Back in my senior year of high school, the honors English class had one textbook: The Elements of Style by William Strunk, Jr., and E. B. White. What a wonderful, helpful book! I studied it, and I still study it. I rely on it.
Nowadays some editors frown on Strunk and White because The Elements of Style is prescriptivist: it tells writers what to do. It declares that certain writing is good and certain writing bad. It says that some constructions are right and some wrong. How dare Strunk and White tell us what to do? I imagine that Moses got a similar reception to the Ten Commandments.
Whats wrong with writing, If a person gets ten commandments, they might not obey them? You know, like, thats how people talk. And you can tell what the sentence means. Even Shakespeare used they as a singular pronoun.
Well, to borrow from Shakespeare, fie on it! Tis an unweeded garden.* As an editor, I would, metaphorically, write a prescription: Use good grammar; use pronouns with clear antecedents. Do not disseminate as written.
Never mind how people talk. Some English speakers, including me, can be sloppy speakers. Whats more, there are a lot of English-speaking people who do not live in the United States or the British Commonwealth. A lot of them speak English well, but it is not their first language, and they probably learned what Strunk and White would call correct English. With so much published writing truly available worldwide via the Web, any piece of writing could have international readership. Lets keep those people in mind when we edit and not use the way Americans talk as our standard of acceptable writing.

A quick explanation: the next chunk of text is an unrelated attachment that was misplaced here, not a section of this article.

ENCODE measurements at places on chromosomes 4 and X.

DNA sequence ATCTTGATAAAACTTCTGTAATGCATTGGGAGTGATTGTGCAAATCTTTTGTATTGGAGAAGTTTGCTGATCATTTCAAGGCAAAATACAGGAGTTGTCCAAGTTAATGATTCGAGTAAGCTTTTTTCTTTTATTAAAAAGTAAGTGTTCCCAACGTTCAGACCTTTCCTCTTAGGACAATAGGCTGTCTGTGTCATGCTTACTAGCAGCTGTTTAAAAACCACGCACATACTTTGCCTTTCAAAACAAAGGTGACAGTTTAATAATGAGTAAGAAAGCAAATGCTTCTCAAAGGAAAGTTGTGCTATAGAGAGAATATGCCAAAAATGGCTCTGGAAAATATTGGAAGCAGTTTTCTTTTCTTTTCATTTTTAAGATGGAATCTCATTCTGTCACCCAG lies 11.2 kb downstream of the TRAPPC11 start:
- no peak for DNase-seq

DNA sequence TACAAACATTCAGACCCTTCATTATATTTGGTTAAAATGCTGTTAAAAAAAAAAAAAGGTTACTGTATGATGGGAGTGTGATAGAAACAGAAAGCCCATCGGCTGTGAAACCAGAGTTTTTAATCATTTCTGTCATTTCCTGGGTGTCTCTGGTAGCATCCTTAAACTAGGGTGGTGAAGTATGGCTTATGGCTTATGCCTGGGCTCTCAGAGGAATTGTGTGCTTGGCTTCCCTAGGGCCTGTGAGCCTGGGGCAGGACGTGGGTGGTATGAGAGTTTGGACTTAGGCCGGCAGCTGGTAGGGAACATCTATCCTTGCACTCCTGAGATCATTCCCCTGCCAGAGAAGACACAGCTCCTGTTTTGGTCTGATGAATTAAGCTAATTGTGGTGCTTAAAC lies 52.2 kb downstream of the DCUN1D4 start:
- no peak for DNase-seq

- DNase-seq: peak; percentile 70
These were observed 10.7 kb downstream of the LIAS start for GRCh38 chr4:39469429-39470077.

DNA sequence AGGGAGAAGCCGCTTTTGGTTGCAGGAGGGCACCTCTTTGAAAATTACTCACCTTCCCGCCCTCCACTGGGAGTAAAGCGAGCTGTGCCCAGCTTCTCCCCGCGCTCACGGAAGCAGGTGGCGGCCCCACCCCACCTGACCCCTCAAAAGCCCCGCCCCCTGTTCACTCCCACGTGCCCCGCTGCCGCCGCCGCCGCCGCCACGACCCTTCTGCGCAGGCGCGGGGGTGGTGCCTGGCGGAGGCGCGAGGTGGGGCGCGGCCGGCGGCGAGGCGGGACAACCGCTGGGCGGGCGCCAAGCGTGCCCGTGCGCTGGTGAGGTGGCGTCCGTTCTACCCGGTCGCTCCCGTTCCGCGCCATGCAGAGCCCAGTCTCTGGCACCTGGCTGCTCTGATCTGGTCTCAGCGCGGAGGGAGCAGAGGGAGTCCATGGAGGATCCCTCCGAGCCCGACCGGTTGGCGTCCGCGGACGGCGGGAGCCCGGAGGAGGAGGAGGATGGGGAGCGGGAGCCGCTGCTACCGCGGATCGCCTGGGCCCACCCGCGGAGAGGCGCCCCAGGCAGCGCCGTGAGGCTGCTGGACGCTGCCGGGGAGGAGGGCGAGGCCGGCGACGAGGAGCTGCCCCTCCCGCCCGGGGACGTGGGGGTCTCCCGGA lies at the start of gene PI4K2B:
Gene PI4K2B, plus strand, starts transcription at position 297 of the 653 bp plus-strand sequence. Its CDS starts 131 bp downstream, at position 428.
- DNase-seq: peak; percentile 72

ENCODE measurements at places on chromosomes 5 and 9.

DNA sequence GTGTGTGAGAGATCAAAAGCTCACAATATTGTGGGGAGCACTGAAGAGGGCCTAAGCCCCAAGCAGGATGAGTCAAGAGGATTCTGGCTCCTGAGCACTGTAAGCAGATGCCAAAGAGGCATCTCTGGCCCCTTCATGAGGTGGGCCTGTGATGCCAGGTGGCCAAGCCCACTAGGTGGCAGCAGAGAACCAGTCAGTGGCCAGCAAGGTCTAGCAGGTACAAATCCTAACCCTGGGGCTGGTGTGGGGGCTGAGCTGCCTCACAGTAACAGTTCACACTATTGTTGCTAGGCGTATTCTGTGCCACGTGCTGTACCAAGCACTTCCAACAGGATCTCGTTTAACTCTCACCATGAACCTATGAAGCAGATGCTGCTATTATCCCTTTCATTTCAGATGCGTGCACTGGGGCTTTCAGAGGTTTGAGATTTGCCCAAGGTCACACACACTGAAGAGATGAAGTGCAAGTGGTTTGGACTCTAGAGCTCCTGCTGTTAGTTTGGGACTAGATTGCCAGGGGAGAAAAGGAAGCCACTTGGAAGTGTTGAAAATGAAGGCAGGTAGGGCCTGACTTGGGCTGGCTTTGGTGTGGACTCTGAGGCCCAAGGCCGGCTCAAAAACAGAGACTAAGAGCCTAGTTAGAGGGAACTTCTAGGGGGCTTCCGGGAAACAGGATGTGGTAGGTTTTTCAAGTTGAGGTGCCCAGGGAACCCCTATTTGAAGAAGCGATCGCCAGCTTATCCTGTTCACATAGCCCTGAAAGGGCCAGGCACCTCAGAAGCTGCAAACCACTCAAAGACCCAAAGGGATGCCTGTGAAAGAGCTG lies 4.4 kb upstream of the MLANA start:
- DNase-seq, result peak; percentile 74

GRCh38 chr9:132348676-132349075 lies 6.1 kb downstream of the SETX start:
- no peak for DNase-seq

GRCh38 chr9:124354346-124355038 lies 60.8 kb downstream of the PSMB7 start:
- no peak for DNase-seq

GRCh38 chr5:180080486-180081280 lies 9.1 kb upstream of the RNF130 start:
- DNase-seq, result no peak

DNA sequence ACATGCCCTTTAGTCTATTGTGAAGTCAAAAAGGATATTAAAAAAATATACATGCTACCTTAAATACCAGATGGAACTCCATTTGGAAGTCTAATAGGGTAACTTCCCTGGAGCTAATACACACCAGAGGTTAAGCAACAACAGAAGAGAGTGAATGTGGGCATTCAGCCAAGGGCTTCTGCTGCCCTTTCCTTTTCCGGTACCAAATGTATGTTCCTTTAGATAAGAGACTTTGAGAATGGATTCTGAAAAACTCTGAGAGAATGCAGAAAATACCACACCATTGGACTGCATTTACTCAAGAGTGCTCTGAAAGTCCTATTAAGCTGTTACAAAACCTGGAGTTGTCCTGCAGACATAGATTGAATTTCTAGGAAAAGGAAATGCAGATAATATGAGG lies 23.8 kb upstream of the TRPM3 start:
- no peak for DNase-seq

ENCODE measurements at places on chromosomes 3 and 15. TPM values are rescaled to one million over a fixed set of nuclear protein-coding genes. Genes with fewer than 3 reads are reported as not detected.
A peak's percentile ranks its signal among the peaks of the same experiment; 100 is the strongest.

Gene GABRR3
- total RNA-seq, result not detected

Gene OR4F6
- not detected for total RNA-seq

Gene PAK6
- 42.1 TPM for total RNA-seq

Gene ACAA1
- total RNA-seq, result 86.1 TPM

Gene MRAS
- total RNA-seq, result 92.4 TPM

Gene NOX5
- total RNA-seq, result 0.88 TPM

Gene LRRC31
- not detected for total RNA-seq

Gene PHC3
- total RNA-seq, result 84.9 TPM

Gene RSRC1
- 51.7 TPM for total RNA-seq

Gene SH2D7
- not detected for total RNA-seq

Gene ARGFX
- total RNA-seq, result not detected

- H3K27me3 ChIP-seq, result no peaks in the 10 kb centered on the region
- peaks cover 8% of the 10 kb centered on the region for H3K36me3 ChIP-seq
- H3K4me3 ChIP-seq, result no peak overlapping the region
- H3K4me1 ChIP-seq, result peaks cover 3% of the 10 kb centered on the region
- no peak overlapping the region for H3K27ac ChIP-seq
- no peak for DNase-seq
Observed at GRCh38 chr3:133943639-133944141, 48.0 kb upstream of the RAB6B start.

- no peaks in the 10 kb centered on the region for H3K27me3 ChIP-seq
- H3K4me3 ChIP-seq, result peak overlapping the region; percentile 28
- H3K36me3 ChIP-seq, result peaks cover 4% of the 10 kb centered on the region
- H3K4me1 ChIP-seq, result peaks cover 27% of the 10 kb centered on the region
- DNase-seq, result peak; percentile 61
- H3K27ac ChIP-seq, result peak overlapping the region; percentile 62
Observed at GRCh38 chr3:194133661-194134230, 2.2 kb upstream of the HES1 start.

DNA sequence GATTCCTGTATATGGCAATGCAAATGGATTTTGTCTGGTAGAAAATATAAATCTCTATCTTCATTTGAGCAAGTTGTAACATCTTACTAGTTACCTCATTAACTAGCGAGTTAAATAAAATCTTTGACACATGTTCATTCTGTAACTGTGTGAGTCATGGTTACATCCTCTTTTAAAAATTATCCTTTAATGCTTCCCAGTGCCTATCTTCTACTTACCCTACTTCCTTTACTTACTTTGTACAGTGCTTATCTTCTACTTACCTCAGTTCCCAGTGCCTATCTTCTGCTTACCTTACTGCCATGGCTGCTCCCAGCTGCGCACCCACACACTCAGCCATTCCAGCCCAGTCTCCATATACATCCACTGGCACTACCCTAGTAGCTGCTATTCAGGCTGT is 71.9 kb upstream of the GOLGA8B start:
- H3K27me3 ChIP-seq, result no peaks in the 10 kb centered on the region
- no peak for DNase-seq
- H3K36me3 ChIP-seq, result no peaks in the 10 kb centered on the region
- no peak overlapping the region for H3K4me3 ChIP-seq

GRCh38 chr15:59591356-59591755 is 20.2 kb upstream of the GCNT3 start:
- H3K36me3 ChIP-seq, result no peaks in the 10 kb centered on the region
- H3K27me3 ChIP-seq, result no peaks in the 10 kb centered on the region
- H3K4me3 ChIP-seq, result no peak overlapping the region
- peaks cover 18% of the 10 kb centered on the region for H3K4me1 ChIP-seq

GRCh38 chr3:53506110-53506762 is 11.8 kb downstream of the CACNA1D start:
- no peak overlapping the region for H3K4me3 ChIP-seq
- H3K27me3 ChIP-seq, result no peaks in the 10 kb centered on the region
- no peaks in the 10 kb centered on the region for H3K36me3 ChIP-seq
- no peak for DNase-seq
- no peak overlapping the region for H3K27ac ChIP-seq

A person who gets ten commandments might not obey them. Thats OK. So is People who get ten commandments might not obey them.
As writers and editors, lets aim to produce good writing. The six chapters of The Elements of Style are worthy commandments. My recommendation: study them and rely on them.
* I realize that this is not a precise quotation from Hamlet, which is why I didnt use quotation marks. However, it is pretty darn close.